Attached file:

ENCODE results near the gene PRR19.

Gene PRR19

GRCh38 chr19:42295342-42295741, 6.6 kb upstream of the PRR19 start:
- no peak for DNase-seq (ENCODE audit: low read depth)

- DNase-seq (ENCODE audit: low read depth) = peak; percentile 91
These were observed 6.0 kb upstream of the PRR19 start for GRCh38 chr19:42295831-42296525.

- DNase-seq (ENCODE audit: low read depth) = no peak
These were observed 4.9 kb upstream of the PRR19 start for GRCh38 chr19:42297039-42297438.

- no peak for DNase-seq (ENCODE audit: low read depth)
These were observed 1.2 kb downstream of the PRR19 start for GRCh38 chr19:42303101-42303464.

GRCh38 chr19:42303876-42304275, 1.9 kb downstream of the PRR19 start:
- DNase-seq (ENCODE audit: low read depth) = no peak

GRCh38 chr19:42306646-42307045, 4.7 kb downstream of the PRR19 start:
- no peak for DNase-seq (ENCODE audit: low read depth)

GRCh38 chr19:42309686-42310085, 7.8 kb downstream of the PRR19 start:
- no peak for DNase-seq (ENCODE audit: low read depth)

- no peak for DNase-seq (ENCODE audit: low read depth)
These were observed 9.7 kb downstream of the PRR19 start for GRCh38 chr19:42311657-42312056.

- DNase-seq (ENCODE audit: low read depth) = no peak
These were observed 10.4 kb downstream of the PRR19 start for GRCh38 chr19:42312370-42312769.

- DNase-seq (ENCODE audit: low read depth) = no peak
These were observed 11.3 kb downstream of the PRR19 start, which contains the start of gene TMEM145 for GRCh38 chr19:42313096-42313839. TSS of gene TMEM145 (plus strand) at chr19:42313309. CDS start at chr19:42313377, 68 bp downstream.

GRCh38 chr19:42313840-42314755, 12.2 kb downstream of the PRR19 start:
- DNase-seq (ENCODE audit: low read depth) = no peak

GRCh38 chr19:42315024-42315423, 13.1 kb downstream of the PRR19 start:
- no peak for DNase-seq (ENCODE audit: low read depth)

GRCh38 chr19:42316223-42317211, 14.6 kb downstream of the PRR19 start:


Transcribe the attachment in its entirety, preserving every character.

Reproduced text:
ENCODE results near the gene PRR19.

Gene PRR19

GRCh38 chr19:42295342-42295741, 6.6 kb upstream of the PRR19 start:
- no peak for DNase-seq (ENCODE audit: low read depth)

- DNase-seq (ENCODE audit: low read depth) = peak; percentile 91
These were observed 6.0 kb upstream of the PRR19 start for GRCh38 chr19:42295831-42296525.

- DNase-seq (ENCODE audit: low read depth) = no peak
These were observed 4.9 kb upstream of the PRR19 start for GRCh38 chr19:42297039-42297438.

- no peak for DNase-seq (ENCODE audit: low read depth)
These were observed 1.2 kb downstream of the PRR19 start for GRCh38 chr19:42303101-42303464.

GRCh38 chr19:42303876-42304275, 1.9 kb downstream of the PRR19 start:
- DNase-seq (ENCODE audit: low read depth) = no peak

GRCh38 chr19:42306646-42307045, 4.7 kb downstream of the PRR19 start:
- no peak for DNase-seq (ENCODE audit: low read depth)

GRCh38 chr19:42309686-42310085, 7.8 kb downstream of the PRR19 start:
- no peak for DNase-seq (ENCODE audit: low read depth)

- no peak for DNase-seq (ENCODE audit: low read depth)
These were observed 9.7 kb downstream of the PRR19 start for GRCh38 chr19:42311657-42312056.

- DNase-seq (ENCODE audit: low read depth) = no peak
These were observed 10.4 kb downstream of the PRR19 start for GRCh38 chr19:42312370-42312769.

- DNase-seq (ENCODE audit: low read depth) = no peak
These were observed 11.3 kb downstream of the PRR19 start, which contains the start of gene TMEM145 for GRCh38 chr19:42313096-42313839. TSS of gene TMEM145 (plus strand) at chr19:42313309. CDS start at chr19:42313377, 68 bp downstream.

GRCh38 chr19:42313840-42314755, 12.2 kb downstream of the PRR19 start:
- DNase-seq (ENCODE audit: low read depth) = no peak

GRCh38 chr19:42315024-42315423, 13.1 kb downstream of the PRR19 start:
- no peak for DNase-seq (ENCODE audit: low read depth)

GRCh38 chr19:42316223-42317211, 14.6 kb downstream of the PRR19 start: